Half an Afternoon in Provence

Keeping the tradition alive, Shoko and I drove over the river to see a stage of the Tour de France, which is flying through Languedoc at the moment. I’d had plans on parking in Maussane-les-Alpilles and walking up through the olive groves to the only categorized climb of the day at Les Baux de Provence, but it was a warm one today and the shaded lanes of Maussane looked just fine.

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While we were waiting Shoko searched in vain for my good side.

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Across the road from our perch was what looked to me like a bit of overkill on the signage. Does anyone have an idea what the yellow one is doing?

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The peloton came and went in a flash, with yellow jersey Simon Gerrans hiding from view behind his Orica Greenedge teammates.

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And Shoko took some video. I’ve kept it its full length because I thought the extended version showing the train of vehicles behind gave a glimpse of the logistical immensity of this race. These cars, vans and motorbikes were preceded, by the way, by 2 hours of the same, with the publicity caravan to boot. It’s a pretty impressive sight to see from beginning to end. Just get there early to secure your plane tree.

 

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15 thoughts on “Half an Afternoon in Provence

  1. One of the bad things about watching closed road stage races is that you don’t get a clear view of the riders coming towards you because of the large number of motorcycles in the way. Those shady trees looked inviting. Thank Shoko for the video.

    • Mountain stages are much more interesting, if you’re far enough up to have the riders stretched out. Still, it wasn’t a bad few hours.

  2. I can just imagine the glee on Shoko’s face….she must really love you… to humor you for over 2 hours and then see the peloton blow by at 40kph…hope you caught one of those really cool KOM hats and a Cofidis keychain..(thats the crap I caught last year) 🙂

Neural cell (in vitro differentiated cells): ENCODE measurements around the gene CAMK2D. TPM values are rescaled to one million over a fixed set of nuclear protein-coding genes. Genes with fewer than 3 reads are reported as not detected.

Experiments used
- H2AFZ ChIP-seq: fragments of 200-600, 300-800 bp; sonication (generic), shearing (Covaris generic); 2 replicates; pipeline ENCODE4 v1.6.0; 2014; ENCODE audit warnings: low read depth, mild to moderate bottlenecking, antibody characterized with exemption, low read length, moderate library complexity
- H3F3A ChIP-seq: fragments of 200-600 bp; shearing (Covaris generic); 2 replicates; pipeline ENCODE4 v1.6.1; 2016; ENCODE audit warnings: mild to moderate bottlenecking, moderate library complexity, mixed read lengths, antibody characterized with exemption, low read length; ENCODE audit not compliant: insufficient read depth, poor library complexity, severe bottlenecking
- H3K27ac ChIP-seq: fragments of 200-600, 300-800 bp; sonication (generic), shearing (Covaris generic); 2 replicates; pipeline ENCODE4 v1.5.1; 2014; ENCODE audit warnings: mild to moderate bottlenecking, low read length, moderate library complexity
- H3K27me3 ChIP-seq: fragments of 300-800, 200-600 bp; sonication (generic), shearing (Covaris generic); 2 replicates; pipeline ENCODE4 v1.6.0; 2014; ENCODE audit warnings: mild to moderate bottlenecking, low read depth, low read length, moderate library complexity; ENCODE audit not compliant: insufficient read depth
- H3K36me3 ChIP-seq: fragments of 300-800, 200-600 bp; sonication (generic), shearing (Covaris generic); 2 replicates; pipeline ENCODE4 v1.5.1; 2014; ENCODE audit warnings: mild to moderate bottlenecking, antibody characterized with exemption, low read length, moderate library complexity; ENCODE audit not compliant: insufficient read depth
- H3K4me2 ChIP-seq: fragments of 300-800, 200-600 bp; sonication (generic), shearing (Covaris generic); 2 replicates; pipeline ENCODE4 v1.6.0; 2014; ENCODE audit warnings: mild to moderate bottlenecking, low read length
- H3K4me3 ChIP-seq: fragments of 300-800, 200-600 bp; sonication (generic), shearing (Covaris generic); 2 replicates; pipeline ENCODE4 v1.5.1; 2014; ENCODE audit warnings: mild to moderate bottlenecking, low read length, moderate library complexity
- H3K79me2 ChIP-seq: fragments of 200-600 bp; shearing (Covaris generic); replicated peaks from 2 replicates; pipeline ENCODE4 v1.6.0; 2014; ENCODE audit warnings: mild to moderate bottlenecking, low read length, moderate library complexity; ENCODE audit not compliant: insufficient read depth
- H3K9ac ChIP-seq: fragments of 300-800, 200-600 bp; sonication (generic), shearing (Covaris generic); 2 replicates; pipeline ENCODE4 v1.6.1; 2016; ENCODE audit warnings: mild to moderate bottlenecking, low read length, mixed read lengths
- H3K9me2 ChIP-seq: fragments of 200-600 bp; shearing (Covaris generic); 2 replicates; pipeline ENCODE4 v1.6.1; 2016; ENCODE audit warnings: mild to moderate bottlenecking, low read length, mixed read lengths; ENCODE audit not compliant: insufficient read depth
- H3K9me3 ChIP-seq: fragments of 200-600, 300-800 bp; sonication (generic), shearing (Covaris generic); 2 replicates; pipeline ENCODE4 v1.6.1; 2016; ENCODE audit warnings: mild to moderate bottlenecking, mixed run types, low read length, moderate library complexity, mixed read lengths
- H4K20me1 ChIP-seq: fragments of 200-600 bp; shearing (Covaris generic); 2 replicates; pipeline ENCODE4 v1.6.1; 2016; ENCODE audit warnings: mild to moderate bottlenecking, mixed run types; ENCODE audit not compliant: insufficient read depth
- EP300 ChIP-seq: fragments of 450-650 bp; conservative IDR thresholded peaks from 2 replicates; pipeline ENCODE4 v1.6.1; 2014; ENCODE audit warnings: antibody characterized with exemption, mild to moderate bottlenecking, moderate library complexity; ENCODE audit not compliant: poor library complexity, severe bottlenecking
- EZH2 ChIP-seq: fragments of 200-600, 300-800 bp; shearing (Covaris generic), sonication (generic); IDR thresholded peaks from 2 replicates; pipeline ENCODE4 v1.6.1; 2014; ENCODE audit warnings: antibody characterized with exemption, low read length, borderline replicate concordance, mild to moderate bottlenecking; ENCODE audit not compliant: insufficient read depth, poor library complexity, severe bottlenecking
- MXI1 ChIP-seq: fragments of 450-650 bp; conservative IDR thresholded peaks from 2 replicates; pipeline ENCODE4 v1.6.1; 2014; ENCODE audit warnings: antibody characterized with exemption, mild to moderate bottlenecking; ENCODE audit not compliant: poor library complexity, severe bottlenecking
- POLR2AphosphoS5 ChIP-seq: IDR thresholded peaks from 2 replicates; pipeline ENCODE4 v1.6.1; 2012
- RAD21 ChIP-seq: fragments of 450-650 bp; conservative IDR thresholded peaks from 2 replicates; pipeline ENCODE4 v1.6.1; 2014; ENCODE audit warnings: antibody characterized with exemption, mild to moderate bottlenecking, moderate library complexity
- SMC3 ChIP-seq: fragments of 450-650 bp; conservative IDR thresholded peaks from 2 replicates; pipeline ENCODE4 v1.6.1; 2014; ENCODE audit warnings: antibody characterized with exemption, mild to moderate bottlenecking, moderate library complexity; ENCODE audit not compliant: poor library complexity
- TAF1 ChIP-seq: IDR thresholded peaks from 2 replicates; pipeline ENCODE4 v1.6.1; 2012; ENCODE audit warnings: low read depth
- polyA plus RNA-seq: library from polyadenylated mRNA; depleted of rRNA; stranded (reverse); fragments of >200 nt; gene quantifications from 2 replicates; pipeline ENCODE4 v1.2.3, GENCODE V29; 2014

3. Having never stood on the side of the road of any pro race and only watched them on TV, one doesn’t get the true magnitude of the logistics involved. Thanks for sharing.
    BTW – you’re looking pretty railed down.

  4. Shoko is a very patient woman. After the peloton flew by, my wife would turn to me and say, “We sat here for hours for THAT?!?!” Of course, you can’t beat the price, can you? And you spent a lovely spell under some shade trees, which cannot be overstated.

  5. I caught the Grand Départ in London a few years back. It started with a prologue and of course beforehand all the riders were casually riding up to assess the route, so that was cool. We got a bit more relaxed view. And if you got tired of standing on the side of the road, you could go sit in Hyde Park and watch it on the massive screens. A great all day event. You really got a sense of the wind from your video.

    • We did the same thing in Monaco in 2009 and it was a completely different experience from the road. Yeah, it was howling there yesterday. John was on his bike and said there were some ‘Ventoux moment’s of ferocity.

  6. Nice video! I’ve been to the US Pro Championships, and even there was impressed by the logistics. Part of the fun is seeing all the support vehicles come by, then waiting in anticipating of the riders, who are mostly a blur as they speed by. The TdF in your video seems to have about 10x the support as what I experienced.

  7. Thanks for the video. I saw the Pro Tour once when it came through our city. There was a rise in the road and I don’t think I will forget the thrill of seeing a mass of bobbing helmets rise from the tarmac getting closer and bigger.

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